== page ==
icon caret-left icon caret-right instagram pinterest linkedin facebook twitter goodreads question-circle facebook circle twitter circle linkedin circle instagram circle goodreads circle pinterest circle


November 6 and Electoral Math

Two days from now, the United States will vote for president. It has not been an especially distinguished or edifying campaign, but then campaigns rarely are, it seems. It will be my second presidential vote since becoming a citizen in 2007, and I will vote this year as I did in 2008: for Barack Obama.

Like many supporters from four years ago, I'll make that vote with a lot less enthusiasm than I did then. What seemed to be Obama's cool in 2008 feels more like an aloofness in 2012. His smart, rapid reaction prevented a recession from becoming a cataclysmic depression; yet, his administration stepped back from the brink of the kind of root-and-branch reform of the financial system that might have prevented the same kind of meltdown in the future - a move that, in part, fueled both the Tea Party and Occupy Wall Street movements. He reformed health care, but in the end allowed it to become a health insurance reform rather than true health care reform. He took a major step toward allowing gays and lesbians to be granted equal rights, but did so with such a studied caution it came across as almost as calculating as sincere. Syria festers, the climate continues to change, and it's hard at times to see what exactly his fundamental, line-in-the-sand stances might be on a host of issues.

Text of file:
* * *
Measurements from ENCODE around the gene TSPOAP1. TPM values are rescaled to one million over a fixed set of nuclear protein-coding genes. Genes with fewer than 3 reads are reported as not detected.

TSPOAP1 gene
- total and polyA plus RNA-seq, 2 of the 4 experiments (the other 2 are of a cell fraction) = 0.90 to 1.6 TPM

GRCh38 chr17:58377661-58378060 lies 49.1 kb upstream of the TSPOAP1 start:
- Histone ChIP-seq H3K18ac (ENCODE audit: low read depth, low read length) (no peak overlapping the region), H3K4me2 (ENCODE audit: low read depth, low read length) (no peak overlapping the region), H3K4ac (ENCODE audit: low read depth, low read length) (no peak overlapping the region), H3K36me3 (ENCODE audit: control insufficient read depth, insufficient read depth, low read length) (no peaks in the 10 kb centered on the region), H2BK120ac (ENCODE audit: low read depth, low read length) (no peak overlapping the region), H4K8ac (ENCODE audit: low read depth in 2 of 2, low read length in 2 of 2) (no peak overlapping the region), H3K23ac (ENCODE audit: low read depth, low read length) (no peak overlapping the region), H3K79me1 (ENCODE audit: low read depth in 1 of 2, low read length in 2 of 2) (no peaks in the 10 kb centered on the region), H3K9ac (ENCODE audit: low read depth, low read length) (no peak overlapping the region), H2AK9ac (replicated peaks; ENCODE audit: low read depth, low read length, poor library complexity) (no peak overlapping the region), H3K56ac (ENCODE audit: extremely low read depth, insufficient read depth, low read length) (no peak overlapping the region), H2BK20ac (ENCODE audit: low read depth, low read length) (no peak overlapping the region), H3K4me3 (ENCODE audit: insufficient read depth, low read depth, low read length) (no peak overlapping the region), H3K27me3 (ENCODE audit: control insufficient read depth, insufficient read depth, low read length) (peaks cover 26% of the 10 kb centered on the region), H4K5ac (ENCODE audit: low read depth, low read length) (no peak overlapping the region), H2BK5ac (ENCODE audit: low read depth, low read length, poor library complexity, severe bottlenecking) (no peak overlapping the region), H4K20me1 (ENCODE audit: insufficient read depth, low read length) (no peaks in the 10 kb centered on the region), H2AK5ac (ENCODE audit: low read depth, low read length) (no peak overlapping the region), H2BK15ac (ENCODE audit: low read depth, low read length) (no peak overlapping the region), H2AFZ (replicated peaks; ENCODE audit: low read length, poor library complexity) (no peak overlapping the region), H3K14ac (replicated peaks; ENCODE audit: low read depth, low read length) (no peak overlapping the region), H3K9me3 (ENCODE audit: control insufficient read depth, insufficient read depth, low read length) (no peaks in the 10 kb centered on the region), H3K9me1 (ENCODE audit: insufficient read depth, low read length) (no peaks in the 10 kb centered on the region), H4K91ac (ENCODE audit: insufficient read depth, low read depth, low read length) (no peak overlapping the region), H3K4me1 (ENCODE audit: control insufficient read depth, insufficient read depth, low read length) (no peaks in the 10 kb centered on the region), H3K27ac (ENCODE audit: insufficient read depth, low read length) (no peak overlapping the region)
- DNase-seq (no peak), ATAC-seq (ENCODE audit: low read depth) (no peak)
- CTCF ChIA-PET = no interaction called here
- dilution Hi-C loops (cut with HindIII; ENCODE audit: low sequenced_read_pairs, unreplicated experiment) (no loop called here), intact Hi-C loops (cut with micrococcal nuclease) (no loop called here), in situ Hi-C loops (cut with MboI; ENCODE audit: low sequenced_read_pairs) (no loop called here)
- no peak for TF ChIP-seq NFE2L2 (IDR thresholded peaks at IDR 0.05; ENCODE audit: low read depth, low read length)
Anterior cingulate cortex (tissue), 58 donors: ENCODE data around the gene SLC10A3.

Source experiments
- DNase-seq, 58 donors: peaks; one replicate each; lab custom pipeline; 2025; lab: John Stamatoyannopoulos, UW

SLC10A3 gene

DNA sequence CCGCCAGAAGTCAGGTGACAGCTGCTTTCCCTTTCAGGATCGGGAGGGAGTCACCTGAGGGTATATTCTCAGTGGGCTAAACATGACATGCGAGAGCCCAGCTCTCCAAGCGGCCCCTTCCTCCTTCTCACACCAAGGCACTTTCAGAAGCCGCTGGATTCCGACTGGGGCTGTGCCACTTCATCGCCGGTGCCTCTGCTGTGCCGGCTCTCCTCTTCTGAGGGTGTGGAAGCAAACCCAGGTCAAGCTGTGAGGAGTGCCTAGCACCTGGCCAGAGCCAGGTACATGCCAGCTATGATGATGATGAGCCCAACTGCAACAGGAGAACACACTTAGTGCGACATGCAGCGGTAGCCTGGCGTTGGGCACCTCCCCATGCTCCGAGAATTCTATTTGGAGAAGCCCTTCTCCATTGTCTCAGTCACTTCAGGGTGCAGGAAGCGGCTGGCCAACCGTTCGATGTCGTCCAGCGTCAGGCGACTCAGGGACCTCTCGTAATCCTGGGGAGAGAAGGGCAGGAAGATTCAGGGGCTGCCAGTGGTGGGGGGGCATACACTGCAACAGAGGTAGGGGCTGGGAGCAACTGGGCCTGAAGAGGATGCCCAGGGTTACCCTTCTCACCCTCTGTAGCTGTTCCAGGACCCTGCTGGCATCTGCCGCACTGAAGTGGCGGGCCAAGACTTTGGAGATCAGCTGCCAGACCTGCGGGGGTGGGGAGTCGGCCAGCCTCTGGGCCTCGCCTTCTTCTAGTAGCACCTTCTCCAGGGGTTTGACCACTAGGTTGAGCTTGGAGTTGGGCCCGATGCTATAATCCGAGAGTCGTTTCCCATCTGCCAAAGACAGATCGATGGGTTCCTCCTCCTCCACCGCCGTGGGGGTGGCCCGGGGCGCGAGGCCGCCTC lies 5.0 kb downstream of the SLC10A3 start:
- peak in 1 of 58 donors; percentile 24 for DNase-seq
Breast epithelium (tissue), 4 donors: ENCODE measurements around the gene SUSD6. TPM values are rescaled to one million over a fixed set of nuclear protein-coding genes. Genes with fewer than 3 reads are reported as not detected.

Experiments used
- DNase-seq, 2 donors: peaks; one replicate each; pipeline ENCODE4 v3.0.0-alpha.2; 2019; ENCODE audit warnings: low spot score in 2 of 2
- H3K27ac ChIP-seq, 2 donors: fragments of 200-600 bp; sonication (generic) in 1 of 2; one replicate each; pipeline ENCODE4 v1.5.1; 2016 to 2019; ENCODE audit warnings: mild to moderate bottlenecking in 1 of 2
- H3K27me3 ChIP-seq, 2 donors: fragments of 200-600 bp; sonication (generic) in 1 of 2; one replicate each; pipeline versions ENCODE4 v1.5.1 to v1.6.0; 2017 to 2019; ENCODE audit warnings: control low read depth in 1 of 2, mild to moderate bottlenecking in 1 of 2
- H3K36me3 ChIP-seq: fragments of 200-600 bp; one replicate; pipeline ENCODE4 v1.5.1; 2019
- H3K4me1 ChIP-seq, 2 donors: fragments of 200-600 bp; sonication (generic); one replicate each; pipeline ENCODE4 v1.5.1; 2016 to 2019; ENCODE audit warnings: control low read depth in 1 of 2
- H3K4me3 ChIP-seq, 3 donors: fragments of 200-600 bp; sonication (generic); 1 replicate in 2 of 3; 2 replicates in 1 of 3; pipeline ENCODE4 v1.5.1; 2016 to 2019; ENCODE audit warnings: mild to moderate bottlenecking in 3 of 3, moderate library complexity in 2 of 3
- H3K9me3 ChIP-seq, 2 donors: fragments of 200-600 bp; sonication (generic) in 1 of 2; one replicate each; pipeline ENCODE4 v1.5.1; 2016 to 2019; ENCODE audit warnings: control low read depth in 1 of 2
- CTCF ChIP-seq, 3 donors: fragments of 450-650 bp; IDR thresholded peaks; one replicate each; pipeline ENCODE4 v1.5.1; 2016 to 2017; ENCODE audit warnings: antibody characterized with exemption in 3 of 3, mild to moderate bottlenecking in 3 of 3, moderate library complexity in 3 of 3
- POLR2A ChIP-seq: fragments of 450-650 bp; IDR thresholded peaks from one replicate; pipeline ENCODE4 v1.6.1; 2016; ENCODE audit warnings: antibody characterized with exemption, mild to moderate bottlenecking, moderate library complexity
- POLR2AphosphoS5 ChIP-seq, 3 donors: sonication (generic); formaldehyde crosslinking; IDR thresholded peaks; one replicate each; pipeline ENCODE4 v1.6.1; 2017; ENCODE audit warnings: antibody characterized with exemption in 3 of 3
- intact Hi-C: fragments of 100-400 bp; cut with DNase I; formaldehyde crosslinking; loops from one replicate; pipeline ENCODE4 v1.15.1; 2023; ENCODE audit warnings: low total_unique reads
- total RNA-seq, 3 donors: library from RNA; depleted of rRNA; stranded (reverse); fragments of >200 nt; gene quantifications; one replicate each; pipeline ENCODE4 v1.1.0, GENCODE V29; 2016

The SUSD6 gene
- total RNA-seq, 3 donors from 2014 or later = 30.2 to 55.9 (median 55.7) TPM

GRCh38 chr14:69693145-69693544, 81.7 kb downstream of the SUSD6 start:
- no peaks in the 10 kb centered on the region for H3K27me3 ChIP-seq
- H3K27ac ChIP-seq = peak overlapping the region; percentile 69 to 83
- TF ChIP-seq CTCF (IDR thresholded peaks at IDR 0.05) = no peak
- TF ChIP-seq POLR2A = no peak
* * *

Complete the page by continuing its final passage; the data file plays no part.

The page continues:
And yet, in many respects that cautious pragmatism was the only way forward after the Bush years. And one must also consider the hand he was dealt: not only the recession, but two wars, a Republican opposition that immediately decided to thwart him at every turn, and a racist rump that refused to even countenance the notion that a black president could be legitimate and questioned him on everything from college transcripts to birth certificates.

So if there is a little less enthusiasm than there was, there is also respect, a continued hope that a second term may see more progress, and - as much as anything - a fervent desire to keep the other candidate out of the White House.

The punditocracy continues to assert that this election is on a knife edge. The math suggests otherwise, that the final result will be close, but that Obama is a clear favorite. It says here he wins 294 electoral votes, 24 more than required, but that the vote counts in many states will be so close that the result will not be known for certain until late into the night.
Post a comment